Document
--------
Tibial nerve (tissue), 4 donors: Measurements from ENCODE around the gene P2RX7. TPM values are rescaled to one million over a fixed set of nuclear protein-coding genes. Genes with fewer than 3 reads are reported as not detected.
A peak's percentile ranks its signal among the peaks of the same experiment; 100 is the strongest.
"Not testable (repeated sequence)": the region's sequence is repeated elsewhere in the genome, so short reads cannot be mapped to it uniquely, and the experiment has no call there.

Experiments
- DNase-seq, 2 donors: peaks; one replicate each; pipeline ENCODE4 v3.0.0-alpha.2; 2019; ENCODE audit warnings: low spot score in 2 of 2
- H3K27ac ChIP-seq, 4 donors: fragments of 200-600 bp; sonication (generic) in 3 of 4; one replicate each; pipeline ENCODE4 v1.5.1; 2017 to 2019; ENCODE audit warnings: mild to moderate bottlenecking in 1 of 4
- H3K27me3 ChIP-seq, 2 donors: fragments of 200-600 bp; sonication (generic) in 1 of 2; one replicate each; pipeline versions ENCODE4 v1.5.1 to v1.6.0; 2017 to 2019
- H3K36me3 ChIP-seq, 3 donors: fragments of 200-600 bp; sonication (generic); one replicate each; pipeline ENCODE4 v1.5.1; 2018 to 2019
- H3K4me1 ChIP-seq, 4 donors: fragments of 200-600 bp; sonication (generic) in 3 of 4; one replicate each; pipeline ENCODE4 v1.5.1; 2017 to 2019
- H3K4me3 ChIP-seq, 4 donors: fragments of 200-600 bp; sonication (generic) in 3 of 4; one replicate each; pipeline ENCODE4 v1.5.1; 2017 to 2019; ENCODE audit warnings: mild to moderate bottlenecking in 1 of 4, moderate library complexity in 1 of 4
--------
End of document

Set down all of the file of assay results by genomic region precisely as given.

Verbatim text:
Tibial nerve (tissue), 4 donors: Measurements from ENCODE around the gene P2RX7. TPM values are rescaled to one million over a fixed set of nuclear protein-coding genes. Genes with fewer than 3 reads are reported as not detected.
A peak's percentile ranks its signal among the peaks of the same experiment; 100 is the strongest.
"Not testable (repeated sequence)": the region's sequence is repeated elsewhere in the genome, so short reads cannot be mapped to it uniquely, and the experiment has no call there.

Experiments
- DNase-seq, 2 donors: peaks; one replicate each; pipeline ENCODE4 v3.0.0-alpha.2; 2019; ENCODE audit warnings: low spot score in 2 of 2
- H3K27ac ChIP-seq, 4 donors: fragments of 200-600 bp; sonication (generic) in 3 of 4; one replicate each; pipeline ENCODE4 v1.5.1; 2017 to 2019; ENCODE audit warnings: mild to moderate bottlenecking in 1 of 4
- H3K27me3 ChIP-seq, 2 donors: fragments of 200-600 bp; sonication (generic) in 1 of 2; one replicate each; pipeline versions ENCODE4 v1.5.1 to v1.6.0; 2017 to 2019
- H3K36me3 ChIP-seq, 3 donors: fragments of 200-600 bp; sonication (generic); one replicate each; pipeline ENCODE4 v1.5.1; 2018 to 2019
- H3K4me1 ChIP-seq, 4 donors: fragments of 200-600 bp; sonication (generic) in 3 of 4; one replicate each; pipeline ENCODE4 v1.5.1; 2017 to 2019
- H3K4me3 ChIP-seq, 4 donors: fragments of 200-600 bp; sonication (generic) in 3 of 4; one replicate each; pipeline ENCODE4 v1.5.1; 2017 to 2019; ENCODE audit warnings: mild to moderate bottlenecking in 1 of 4, moderate library complexity in 1 of 4